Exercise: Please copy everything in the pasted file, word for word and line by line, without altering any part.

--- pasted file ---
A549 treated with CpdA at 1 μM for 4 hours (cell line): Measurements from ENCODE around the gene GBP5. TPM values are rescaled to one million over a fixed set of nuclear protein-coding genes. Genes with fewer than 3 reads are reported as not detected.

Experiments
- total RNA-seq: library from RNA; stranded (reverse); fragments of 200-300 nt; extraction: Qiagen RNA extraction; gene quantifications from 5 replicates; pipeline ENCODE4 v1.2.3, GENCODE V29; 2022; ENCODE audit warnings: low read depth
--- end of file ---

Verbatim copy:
A549 treated with CpdA at 1 μM for 4 hours (cell line): Measurements from ENCODE around the gene GBP5. TPM values are rescaled to one million over a fixed set of nuclear protein-coding genes. Genes with fewer than 3 reads are reported as not detected.

Experiments
- total RNA-seq: library from RNA; stranded (reverse); fragments of 200-300 nt; extraction: Qiagen RNA extraction; gene quantifications from 5 replicates; pipeline ENCODE4 v1.2.3, GENCODE V29; 2022; ENCODE audit warnings: low read depth